Overwatch is all the rage. I was skeptical at first, but I eventually succumbed to the hype. In the first couple of hours, I didn’t get it. This didn’t feel like a competitive first-person shooter, a genre I’d grown to love. However, Overwatch gradually changed me. It challenged my expectations and assumptions in regards to the FPS genre and I suspect will have a lasting impact on those that follow it.
I first jumped into the game thinking, “it’s a first-person shooter, I know what I’m doing.” I was partially right; Overwatch is technically a first-person shooter. But it’s also a hero shooter, which meant I absolutely, totally, one-hundred percent had zero idea what I was getting into. I therefore got my ass handed to me, repeatedly. I’d go into every battle head on, always hitting shift to sprint (stupid) and unsurprisingly, losing a bunch and angering my teammates. Instead of thinking I was doing something wrong, I naively assumed that I was not meshing with this game. Put simply, I became doubtful that this was a game that suited me.
But then something clicked. I watched how others played, I got some tips from my friends and all of a sudden things began to make sense. With Tracer and Lucio, I needed to move just as much as I shot; with any support character I always needed to keep something between me and the enemy and concentrate my fire on my allies; with Torbjorn I needed to hang back, dropping turrets and taking potshots; and with Reinhardt I could simply sit at the objective with a shield up and bash away any enemies that dare come close.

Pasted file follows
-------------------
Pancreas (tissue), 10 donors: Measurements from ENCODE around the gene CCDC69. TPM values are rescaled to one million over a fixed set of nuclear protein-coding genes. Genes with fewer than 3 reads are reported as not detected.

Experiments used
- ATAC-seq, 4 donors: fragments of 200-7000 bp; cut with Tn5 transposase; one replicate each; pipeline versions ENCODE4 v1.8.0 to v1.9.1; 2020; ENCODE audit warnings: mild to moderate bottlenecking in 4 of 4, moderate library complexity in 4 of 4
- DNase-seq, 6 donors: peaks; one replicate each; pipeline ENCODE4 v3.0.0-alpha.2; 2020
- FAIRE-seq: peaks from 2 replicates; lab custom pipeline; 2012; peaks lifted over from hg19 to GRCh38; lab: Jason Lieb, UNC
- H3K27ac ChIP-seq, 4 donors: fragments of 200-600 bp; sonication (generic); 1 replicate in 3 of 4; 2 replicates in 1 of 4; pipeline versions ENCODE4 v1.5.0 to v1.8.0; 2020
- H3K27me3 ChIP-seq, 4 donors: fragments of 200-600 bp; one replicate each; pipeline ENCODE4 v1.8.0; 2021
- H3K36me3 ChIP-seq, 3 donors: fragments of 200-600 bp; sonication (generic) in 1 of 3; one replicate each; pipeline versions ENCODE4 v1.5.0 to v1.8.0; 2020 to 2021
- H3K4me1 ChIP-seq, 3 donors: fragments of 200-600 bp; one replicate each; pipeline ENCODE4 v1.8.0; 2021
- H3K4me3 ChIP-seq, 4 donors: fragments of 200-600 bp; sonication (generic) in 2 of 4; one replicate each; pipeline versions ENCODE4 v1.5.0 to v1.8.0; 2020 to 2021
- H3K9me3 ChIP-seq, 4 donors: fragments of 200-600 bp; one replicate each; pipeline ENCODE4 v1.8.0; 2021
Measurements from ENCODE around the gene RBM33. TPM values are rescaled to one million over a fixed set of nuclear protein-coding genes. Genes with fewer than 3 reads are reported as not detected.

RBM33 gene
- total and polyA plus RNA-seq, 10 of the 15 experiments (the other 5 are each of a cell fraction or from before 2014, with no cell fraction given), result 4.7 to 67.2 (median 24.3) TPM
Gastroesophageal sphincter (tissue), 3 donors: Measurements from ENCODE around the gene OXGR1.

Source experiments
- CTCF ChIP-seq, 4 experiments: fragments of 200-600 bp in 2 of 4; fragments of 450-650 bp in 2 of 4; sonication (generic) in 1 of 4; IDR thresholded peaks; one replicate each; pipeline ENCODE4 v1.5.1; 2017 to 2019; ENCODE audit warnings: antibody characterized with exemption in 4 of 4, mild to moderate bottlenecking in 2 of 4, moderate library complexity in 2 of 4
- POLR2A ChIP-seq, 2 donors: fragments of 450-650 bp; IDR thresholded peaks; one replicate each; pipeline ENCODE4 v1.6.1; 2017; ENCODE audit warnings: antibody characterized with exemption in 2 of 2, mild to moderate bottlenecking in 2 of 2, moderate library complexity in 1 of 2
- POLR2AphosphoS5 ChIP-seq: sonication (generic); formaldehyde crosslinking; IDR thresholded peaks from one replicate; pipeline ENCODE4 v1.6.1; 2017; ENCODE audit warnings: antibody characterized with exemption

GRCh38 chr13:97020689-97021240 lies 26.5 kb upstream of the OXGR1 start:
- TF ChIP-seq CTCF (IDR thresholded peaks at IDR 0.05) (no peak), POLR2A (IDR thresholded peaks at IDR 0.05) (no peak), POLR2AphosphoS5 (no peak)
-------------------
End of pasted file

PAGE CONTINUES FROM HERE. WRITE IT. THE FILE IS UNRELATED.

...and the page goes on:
Realising I didn’t have to always hunt down and kill enemies, I found satisfaction in playing to the characters strengths, ignoring my personal stats, contributing to the team and playing the objective. This caught me by surprise. See first-person shooters have – until now – conditioned us differently.
I’ve played competitive online shooters extensively, probably consistently since Halo sunk its hooks in me. My play time in Modern Warfare 2 was eventually counted in terms of weeks. Since them, most annualised, mainstream, triple-A shooters have been the same. Regardless of which character or loadout you selected, the aim was the same; kill as many people as you can. We’d aim for a low K:D ratio above all else.
But Overwatch expects more, it expects better. It asks you to think and play intelligently, actually focusing on the objective (justifying differences in game modes). It seems oddly weird to actually concentrate on winning games for a change, rather than managing personal stats. Overwatch has essentially rewritten the FPS rule book I’ve lived by for the last ten years.
Contributing to every elimination, every objective score and every victory is made incredibly satisfying due to Overwatch’s exceptional game design, incredibly diverse characters and complex balancing. It’s totally challenged my expectations of an FPS in a genre traditionally saturated by more formulaic iterations of established franchises.
Overwatch’s finest achievement may be its mass appeal. Gameplay is paramount and in it exists a game for everyone.